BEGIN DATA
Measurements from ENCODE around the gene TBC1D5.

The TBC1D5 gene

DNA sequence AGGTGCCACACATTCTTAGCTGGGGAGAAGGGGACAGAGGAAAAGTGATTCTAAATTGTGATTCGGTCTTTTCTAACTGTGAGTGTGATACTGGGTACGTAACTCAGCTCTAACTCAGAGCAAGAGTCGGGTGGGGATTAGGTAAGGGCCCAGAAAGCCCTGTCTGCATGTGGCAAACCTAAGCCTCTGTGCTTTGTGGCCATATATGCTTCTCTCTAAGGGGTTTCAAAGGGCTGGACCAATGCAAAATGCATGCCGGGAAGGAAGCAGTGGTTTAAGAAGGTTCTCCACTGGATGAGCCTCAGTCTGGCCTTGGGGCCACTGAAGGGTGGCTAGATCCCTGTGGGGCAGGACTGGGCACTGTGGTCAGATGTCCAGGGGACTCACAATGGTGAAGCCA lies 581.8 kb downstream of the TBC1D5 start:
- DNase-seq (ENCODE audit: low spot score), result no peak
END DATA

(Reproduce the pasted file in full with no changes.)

Measurements from ENCODE around the gene TBC1D5.

The TBC1D5 gene

DNA sequence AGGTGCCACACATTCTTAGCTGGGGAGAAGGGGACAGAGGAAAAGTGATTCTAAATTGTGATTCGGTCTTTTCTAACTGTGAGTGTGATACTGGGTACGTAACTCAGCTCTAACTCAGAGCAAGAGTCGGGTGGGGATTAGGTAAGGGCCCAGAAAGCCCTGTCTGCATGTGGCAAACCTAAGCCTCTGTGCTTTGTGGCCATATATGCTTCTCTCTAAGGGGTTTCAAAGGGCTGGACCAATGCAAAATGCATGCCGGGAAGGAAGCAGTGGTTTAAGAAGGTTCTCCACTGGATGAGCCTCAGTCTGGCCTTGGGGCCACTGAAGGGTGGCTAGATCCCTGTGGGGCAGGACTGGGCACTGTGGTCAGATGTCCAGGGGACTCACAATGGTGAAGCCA lies 581.8 kb downstream of the TBC1D5 start:
- DNase-seq (ENCODE audit: low spot score), result no peak